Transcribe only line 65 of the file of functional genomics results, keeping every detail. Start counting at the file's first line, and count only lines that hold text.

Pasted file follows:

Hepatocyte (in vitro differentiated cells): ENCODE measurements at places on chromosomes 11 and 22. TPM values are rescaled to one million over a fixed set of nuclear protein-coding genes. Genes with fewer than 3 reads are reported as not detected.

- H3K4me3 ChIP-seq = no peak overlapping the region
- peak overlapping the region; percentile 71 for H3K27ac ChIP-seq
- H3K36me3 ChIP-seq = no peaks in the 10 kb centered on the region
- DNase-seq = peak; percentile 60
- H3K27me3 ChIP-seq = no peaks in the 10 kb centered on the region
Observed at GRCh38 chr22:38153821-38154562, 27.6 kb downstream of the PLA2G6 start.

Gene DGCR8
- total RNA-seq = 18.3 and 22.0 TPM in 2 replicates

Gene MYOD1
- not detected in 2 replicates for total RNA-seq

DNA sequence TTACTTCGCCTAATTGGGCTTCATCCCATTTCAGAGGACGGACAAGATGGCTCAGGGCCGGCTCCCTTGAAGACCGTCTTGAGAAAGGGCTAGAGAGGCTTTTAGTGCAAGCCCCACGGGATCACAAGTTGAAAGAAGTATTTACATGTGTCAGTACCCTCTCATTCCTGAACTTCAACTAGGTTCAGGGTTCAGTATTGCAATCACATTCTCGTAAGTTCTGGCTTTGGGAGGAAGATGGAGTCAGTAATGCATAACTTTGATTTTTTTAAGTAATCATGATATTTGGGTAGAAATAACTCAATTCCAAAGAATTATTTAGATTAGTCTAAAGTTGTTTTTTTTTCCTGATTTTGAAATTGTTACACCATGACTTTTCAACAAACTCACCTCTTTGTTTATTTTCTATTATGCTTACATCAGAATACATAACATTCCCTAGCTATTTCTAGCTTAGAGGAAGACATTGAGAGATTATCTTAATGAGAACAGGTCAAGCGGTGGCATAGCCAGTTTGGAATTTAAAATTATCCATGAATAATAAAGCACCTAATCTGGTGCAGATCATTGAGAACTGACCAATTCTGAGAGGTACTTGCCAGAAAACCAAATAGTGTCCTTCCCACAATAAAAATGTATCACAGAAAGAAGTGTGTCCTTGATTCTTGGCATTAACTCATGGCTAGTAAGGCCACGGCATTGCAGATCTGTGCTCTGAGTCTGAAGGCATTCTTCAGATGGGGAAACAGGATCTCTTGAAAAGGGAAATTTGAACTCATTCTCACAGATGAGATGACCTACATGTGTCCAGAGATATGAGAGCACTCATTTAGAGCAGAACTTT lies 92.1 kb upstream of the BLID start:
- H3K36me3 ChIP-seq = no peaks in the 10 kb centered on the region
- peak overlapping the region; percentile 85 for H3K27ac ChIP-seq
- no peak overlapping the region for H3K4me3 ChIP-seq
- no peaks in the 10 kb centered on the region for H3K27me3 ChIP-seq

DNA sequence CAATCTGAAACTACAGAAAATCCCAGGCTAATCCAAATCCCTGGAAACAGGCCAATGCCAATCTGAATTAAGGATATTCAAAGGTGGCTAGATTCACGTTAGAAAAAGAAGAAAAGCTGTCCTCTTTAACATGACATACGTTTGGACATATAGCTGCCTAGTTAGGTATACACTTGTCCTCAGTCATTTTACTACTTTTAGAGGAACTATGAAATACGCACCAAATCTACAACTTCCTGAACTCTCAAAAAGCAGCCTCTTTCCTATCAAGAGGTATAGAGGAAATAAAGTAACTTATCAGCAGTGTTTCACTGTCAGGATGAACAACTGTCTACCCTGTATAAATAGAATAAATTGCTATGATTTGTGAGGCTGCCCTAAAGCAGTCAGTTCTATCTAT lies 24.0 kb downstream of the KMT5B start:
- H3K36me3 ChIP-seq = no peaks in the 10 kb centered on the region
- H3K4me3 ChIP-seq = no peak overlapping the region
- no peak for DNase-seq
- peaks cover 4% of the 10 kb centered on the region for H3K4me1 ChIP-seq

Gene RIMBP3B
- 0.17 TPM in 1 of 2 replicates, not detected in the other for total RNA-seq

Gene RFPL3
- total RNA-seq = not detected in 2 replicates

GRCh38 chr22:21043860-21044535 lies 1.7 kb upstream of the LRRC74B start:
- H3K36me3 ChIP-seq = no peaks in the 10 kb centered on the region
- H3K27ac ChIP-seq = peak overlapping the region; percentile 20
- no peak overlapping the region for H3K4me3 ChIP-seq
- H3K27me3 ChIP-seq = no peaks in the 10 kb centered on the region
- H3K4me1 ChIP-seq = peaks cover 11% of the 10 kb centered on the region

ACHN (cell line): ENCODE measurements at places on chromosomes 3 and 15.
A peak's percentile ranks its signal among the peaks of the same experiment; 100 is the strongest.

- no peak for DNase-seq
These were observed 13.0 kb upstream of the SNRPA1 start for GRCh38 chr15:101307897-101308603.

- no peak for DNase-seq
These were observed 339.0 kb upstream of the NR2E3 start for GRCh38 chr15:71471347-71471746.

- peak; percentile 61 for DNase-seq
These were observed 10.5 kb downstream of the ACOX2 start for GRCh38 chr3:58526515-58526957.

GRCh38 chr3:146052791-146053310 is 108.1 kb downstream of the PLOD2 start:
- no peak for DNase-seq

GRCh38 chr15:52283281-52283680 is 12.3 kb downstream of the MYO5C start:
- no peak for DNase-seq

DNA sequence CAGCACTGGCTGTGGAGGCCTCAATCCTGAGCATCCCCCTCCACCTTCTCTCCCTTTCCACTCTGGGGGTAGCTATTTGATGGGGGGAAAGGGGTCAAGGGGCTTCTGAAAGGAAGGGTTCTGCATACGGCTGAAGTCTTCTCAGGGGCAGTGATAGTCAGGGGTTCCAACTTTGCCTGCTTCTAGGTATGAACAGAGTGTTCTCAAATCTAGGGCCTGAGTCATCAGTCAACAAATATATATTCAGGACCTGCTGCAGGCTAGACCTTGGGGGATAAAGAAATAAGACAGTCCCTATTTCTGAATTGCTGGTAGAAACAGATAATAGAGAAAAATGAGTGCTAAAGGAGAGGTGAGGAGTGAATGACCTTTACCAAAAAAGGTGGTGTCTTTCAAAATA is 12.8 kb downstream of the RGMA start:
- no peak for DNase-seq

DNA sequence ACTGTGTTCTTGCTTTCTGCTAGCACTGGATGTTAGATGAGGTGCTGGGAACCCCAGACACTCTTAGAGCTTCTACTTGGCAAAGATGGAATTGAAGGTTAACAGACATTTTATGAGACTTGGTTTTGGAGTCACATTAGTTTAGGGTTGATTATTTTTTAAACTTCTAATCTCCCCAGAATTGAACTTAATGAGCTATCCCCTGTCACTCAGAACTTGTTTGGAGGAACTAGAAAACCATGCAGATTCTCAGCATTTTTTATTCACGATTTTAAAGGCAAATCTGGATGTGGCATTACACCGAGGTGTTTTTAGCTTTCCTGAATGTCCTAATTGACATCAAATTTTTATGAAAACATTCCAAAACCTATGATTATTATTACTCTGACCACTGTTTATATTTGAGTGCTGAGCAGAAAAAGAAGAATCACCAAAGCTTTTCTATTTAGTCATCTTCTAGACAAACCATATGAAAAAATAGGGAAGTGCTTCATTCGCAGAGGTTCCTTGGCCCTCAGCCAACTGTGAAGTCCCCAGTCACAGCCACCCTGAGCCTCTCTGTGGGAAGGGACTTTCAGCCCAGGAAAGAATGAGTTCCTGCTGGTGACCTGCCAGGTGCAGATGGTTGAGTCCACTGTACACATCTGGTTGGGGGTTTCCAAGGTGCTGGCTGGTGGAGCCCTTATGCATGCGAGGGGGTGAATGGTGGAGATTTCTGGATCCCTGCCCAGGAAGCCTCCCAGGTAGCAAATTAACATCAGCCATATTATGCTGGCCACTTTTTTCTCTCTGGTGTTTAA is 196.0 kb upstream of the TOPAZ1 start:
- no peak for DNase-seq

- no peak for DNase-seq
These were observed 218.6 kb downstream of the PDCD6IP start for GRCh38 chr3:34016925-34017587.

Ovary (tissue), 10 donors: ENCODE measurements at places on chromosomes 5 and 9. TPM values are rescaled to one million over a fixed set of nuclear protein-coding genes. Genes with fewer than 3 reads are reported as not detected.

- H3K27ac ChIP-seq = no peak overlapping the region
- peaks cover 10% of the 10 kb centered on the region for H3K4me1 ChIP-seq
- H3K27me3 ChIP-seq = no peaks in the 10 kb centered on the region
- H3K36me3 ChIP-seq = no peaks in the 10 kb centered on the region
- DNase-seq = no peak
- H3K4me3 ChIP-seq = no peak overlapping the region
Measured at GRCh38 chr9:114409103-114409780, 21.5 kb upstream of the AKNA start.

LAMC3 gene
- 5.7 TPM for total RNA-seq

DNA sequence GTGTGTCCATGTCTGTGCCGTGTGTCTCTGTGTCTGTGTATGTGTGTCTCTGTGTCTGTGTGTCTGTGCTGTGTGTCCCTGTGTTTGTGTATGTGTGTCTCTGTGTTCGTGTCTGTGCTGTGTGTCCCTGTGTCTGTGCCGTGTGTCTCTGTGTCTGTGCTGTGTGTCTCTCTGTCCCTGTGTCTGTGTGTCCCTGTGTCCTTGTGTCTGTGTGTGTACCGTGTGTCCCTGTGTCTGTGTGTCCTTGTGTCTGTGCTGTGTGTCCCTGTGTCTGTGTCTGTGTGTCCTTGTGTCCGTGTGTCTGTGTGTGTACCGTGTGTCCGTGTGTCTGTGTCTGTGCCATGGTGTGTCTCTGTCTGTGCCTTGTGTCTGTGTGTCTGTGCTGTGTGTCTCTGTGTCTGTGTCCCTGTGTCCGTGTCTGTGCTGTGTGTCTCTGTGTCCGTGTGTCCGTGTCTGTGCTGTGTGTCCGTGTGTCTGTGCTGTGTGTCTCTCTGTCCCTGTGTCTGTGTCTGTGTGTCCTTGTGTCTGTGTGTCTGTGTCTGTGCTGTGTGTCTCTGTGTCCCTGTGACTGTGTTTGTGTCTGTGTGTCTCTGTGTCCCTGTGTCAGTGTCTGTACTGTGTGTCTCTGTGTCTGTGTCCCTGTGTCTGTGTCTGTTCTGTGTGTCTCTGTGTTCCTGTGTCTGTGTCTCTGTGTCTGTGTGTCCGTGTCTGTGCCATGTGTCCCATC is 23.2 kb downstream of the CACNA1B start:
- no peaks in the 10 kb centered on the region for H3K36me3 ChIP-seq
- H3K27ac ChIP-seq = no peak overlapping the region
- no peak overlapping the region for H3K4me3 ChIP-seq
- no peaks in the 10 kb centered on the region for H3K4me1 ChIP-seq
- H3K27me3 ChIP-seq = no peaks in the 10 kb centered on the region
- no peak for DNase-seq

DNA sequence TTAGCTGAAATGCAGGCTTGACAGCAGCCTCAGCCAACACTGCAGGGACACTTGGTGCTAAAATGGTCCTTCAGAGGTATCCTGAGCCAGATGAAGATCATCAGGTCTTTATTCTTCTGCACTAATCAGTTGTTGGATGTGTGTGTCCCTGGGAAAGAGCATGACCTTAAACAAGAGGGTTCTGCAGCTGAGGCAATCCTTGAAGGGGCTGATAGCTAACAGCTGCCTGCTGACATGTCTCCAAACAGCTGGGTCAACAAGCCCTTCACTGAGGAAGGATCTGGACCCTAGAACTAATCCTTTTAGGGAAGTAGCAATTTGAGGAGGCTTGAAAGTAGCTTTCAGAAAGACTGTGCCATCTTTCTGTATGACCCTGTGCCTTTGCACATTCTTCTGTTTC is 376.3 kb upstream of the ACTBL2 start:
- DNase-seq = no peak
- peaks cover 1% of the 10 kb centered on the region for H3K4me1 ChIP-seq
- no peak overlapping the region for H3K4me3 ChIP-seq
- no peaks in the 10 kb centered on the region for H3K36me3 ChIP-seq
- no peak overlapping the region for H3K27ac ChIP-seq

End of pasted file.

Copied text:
- H3K27me3 ChIP-seq = no peaks in the 10 kb centered on the region